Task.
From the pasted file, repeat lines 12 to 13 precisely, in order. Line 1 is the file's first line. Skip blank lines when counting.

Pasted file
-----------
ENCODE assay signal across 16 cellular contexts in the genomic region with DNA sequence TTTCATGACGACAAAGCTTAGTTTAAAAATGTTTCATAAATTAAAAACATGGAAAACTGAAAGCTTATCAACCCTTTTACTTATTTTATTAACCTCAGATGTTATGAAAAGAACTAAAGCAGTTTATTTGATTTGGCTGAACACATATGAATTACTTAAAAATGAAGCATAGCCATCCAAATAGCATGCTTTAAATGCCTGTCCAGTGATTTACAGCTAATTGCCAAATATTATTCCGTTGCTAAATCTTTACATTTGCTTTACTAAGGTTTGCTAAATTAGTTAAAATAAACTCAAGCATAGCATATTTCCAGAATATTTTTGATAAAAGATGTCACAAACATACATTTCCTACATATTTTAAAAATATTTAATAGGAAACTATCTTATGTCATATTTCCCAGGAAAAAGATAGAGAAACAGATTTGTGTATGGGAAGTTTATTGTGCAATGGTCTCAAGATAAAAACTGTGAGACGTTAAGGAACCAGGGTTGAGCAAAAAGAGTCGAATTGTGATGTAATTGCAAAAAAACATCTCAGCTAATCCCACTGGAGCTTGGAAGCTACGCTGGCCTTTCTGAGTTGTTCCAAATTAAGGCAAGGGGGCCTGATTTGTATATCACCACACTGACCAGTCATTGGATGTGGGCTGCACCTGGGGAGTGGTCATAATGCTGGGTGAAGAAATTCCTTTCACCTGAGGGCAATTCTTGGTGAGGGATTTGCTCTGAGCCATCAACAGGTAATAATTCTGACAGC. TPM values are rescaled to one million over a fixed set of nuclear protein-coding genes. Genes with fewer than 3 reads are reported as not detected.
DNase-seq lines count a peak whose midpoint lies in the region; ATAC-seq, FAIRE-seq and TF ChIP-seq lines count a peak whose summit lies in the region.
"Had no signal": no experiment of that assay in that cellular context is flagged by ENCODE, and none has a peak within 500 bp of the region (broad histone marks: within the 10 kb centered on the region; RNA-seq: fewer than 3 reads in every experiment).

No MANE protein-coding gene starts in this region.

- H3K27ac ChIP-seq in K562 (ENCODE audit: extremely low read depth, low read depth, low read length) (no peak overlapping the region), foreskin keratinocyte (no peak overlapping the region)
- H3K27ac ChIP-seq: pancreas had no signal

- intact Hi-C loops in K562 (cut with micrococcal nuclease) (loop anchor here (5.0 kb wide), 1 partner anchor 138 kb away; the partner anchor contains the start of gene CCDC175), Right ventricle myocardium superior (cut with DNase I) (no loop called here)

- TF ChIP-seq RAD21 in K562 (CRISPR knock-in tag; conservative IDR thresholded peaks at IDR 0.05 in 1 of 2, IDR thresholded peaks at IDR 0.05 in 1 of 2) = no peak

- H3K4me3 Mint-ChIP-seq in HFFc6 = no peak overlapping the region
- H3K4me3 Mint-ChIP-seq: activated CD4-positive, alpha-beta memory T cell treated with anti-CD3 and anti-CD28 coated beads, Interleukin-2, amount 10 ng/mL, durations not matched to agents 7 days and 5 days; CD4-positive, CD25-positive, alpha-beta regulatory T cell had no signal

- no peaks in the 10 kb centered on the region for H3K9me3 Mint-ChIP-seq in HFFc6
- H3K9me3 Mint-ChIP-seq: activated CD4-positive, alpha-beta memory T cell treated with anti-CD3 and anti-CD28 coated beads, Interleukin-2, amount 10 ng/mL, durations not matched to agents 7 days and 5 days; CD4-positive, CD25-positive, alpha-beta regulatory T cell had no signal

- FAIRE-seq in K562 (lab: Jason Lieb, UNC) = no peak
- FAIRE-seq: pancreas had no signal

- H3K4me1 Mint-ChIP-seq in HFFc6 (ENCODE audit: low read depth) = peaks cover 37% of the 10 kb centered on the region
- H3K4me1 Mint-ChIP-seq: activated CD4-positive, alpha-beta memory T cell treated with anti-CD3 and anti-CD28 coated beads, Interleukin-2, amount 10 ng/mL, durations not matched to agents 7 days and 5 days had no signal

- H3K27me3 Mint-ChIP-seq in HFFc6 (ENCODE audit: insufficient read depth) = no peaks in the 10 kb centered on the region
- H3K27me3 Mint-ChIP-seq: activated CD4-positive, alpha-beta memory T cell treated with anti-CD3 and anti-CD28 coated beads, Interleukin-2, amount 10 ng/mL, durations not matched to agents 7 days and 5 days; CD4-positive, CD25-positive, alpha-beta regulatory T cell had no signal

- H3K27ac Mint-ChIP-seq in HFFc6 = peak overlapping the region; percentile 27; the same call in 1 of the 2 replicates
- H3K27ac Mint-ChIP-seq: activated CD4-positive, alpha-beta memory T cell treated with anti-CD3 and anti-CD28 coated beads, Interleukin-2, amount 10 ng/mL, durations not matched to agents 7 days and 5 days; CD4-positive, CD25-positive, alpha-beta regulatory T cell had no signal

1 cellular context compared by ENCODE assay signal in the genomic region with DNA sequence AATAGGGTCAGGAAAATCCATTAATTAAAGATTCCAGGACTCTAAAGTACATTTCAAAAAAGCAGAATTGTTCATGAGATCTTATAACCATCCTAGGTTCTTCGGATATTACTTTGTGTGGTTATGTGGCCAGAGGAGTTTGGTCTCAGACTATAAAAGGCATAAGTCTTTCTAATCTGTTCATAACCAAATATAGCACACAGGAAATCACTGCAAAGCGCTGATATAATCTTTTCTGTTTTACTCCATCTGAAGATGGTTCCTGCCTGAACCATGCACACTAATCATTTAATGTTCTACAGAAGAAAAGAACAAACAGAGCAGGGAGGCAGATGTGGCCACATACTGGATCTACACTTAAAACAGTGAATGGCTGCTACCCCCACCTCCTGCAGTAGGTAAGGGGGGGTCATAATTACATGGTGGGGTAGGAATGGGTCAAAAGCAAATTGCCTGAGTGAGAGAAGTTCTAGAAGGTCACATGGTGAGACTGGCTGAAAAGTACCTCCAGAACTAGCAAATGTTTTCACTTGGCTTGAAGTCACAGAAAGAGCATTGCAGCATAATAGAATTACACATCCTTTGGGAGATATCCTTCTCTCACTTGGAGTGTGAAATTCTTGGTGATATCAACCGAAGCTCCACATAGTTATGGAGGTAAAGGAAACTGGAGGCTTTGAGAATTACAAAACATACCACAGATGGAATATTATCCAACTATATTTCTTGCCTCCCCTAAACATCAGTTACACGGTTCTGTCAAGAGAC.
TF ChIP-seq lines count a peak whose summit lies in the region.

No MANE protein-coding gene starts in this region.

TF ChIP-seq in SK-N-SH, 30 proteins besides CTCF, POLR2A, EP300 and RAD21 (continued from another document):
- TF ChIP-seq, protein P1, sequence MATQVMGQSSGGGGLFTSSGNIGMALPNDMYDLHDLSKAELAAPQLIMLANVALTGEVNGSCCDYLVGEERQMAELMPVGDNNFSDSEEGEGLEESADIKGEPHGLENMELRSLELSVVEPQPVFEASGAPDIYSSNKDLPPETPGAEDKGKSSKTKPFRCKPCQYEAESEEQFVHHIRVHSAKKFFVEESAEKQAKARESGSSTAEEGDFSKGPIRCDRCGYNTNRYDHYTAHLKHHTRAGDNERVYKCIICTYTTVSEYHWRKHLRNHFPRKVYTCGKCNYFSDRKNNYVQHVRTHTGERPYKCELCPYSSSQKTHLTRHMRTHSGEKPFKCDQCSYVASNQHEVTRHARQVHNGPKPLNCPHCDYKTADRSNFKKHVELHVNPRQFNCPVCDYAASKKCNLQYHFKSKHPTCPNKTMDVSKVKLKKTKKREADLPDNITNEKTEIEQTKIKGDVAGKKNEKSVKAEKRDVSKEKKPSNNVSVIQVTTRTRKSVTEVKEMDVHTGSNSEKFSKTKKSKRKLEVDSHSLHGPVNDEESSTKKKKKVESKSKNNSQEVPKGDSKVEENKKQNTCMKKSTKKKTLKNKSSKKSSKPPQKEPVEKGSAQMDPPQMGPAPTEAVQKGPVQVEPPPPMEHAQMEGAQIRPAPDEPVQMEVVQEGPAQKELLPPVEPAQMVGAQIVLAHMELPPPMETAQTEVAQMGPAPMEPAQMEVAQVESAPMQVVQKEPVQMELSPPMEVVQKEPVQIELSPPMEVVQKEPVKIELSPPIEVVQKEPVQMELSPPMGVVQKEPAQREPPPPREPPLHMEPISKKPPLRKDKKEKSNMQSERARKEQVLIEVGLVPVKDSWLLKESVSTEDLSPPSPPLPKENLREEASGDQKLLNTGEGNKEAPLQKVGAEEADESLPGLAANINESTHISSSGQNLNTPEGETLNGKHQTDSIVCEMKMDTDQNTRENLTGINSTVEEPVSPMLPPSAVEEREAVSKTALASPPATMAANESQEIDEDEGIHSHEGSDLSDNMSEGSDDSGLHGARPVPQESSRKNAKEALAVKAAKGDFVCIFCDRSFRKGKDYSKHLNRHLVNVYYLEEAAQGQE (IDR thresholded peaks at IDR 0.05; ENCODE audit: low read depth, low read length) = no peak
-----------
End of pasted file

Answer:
- H3K9me3 Mint-ChIP-seq: activated CD4-positive, alpha-beta memory T cell treated with anti-CD3 and anti-CD28 coated beads, Interleukin-2, amount 10 ng/mL, durations not matched to agents 7 days and 5 days; CD4-positive, CD25-positive, alpha-beta regulatory T cell had no signal

- FAIRE-seq in K562 (lab: Jason Lieb, UNC) = no peak